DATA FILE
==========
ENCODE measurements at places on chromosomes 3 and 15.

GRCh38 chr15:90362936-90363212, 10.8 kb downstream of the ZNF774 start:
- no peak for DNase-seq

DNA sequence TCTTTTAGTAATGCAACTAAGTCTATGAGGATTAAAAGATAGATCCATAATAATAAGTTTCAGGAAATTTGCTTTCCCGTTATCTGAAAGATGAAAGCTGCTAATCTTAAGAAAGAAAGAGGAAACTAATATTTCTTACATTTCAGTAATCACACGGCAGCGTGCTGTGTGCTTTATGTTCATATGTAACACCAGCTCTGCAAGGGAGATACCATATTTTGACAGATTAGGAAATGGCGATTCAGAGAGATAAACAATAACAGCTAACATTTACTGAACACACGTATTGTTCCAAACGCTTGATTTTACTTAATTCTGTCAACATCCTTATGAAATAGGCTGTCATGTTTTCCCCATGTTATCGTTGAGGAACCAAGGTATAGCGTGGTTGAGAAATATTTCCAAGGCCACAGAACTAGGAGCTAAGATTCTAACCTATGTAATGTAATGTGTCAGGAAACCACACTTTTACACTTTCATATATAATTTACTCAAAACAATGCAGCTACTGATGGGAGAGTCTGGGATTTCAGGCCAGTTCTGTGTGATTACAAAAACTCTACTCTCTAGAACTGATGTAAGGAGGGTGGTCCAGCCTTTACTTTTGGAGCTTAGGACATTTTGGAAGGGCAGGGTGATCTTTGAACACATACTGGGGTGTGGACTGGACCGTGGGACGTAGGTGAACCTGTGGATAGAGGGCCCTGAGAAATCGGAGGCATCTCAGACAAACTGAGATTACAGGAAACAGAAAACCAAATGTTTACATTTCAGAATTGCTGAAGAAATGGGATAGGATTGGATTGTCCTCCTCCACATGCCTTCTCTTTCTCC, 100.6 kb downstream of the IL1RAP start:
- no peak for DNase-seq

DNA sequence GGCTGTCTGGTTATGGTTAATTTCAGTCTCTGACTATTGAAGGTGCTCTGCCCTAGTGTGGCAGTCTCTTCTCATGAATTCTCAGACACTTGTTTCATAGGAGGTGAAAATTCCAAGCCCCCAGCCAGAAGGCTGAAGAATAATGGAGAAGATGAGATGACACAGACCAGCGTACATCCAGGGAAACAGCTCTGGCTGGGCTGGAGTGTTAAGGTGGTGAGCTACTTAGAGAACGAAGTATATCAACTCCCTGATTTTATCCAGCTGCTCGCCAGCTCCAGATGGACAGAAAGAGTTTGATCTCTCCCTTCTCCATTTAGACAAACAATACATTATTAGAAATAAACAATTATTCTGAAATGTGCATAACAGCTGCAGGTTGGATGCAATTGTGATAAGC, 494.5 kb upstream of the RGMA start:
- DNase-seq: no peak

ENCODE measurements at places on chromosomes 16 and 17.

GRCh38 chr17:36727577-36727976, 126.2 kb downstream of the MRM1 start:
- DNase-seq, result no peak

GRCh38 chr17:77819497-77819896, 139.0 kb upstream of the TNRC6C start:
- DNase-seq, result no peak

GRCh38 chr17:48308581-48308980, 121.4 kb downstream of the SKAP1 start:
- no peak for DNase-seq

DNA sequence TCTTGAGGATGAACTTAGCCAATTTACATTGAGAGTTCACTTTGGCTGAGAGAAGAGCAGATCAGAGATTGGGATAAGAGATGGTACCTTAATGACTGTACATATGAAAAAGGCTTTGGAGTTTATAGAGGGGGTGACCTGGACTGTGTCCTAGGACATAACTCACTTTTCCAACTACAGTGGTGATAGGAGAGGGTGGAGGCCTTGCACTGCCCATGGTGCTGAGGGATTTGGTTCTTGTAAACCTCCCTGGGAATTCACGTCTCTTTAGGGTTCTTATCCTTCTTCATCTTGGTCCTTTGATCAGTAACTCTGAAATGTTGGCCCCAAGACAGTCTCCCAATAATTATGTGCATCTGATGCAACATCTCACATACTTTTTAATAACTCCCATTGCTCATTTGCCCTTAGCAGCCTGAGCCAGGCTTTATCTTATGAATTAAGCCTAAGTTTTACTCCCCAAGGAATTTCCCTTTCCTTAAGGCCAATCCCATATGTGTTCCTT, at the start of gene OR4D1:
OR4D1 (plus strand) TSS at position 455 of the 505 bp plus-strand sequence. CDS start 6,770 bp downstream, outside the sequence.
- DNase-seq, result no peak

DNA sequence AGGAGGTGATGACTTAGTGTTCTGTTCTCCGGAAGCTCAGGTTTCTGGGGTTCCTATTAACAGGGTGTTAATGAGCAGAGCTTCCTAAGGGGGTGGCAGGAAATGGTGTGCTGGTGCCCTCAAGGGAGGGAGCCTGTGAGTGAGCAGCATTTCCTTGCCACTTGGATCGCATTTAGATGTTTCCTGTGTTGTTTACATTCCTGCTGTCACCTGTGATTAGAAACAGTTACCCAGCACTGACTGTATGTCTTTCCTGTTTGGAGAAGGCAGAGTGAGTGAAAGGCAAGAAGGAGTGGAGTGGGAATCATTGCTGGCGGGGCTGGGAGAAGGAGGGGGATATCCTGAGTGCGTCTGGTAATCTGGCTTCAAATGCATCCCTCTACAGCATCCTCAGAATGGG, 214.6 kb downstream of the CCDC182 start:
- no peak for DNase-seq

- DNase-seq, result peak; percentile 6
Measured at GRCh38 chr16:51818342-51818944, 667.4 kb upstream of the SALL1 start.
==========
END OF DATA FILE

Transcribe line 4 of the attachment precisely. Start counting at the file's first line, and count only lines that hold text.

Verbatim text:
DNA sequence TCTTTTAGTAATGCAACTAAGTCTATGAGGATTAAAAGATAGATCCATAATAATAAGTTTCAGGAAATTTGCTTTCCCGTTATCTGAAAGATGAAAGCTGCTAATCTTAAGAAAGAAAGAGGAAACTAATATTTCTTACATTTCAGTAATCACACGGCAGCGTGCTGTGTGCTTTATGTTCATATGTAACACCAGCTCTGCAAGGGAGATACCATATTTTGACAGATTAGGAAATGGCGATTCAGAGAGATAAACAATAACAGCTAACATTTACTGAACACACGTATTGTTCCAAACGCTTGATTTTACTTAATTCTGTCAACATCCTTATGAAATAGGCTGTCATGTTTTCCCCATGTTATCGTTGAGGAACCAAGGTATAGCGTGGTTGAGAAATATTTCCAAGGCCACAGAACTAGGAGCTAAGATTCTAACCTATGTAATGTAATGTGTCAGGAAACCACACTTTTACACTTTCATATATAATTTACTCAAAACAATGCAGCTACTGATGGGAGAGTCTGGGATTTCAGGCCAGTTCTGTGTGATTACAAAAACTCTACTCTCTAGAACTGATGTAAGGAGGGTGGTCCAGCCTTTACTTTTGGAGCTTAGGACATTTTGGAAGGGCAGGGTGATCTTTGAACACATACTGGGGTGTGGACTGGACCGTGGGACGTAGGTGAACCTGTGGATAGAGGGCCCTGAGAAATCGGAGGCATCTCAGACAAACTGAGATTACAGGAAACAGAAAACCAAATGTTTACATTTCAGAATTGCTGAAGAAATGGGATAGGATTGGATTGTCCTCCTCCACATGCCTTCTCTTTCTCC, 100.6 kb downstream of the IL1RAP start: